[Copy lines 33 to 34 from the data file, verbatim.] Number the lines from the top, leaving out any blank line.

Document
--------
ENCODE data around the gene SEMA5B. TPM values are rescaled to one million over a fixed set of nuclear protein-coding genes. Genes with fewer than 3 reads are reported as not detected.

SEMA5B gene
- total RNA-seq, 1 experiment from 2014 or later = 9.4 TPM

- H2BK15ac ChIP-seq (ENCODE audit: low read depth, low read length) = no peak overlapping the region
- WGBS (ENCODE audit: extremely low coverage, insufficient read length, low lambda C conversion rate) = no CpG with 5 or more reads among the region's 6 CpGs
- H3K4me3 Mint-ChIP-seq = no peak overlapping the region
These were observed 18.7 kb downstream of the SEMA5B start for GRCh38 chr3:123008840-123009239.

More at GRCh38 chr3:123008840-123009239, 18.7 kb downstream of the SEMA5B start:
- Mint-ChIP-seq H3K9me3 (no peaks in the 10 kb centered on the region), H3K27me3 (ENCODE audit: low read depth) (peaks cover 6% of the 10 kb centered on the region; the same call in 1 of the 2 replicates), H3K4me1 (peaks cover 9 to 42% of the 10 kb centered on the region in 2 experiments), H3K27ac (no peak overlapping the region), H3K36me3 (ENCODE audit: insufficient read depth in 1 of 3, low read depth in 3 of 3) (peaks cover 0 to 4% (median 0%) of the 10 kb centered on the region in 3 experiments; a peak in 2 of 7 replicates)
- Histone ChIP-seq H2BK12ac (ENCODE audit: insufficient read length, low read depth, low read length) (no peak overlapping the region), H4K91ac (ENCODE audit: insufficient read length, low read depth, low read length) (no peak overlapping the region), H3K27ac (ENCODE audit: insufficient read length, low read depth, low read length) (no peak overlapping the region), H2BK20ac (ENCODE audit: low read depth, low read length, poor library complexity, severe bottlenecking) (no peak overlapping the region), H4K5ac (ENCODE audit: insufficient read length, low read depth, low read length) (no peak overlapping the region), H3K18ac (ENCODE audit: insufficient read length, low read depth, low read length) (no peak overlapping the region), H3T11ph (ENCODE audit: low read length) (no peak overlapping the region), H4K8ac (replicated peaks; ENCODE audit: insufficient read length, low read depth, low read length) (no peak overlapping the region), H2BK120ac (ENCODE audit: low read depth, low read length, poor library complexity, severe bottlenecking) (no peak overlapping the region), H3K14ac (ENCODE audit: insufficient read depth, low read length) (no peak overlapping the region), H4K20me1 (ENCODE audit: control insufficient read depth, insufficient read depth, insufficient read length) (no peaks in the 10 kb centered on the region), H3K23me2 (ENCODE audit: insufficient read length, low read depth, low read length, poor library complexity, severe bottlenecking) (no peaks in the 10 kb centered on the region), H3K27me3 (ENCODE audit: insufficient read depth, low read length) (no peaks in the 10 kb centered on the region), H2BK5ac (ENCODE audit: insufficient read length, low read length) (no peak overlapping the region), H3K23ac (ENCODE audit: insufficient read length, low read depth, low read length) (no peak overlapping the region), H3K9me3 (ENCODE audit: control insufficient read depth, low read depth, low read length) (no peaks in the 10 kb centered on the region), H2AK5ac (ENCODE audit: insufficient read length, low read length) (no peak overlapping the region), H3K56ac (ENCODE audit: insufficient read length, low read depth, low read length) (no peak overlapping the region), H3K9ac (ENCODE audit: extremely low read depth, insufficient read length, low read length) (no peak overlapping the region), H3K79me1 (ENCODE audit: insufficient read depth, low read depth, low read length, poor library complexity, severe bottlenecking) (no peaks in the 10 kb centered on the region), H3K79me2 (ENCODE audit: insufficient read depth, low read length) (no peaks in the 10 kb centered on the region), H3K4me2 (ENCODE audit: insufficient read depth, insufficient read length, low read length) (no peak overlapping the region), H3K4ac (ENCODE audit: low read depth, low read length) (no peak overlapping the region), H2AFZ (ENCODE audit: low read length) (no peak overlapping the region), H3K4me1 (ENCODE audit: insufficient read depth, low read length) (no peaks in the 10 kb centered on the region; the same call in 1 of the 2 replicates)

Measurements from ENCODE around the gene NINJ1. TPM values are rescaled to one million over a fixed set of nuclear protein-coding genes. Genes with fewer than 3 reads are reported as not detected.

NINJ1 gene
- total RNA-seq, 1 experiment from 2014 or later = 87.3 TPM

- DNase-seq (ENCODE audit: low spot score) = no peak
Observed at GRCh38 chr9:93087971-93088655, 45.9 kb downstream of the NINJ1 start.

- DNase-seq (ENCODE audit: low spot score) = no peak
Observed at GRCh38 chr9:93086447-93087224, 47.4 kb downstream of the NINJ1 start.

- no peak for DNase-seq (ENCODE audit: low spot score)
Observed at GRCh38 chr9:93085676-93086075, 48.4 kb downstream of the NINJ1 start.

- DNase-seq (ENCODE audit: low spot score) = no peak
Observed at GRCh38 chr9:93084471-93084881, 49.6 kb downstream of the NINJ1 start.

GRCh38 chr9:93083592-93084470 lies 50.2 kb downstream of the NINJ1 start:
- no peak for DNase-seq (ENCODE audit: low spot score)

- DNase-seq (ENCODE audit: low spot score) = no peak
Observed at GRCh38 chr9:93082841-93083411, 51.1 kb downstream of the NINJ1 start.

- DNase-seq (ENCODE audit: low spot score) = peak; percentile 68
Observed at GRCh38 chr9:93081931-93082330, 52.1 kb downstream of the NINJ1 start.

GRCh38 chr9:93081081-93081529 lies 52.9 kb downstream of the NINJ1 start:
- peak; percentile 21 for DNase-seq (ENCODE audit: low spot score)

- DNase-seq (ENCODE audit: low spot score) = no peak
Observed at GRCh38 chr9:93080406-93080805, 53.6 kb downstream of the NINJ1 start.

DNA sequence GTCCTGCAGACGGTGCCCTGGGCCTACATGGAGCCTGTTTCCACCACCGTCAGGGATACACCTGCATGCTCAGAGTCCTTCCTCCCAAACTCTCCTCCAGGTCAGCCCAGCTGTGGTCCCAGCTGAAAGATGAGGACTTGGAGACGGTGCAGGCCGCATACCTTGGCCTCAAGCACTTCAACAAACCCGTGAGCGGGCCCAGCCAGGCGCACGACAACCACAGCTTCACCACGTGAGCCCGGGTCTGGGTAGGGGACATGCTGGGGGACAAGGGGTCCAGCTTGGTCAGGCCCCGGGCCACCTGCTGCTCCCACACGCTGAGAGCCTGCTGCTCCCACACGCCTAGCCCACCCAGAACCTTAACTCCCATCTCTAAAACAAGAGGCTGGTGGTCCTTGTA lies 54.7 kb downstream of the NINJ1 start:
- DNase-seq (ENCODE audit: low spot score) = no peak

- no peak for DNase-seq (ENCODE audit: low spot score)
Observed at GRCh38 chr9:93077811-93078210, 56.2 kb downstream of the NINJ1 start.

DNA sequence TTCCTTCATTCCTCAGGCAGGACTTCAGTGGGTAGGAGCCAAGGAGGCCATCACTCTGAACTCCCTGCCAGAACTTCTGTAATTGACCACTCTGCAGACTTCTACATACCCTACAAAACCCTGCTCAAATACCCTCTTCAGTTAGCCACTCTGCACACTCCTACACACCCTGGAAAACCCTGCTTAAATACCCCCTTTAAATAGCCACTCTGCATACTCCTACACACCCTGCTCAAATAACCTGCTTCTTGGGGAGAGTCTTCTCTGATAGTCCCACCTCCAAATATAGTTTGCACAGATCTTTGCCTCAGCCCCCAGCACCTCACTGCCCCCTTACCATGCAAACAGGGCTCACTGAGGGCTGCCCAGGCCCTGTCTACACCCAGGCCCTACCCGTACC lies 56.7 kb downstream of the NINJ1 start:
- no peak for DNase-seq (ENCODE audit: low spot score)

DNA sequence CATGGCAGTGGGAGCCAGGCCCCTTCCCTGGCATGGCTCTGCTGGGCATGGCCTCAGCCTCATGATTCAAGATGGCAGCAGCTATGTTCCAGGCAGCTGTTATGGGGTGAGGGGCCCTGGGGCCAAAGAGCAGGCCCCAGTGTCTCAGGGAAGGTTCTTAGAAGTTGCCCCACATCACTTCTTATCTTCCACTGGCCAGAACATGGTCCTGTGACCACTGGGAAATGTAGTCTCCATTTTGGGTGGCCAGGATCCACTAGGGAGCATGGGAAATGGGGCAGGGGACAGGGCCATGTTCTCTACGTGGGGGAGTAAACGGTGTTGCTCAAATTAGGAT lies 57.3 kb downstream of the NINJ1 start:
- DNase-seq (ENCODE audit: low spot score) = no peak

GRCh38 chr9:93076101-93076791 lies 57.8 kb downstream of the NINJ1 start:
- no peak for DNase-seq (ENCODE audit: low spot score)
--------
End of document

- DNase-seq (ENCODE audit: low spot score) = no peak

- no peak for DNase-seq (ENCODE audit: low spot score)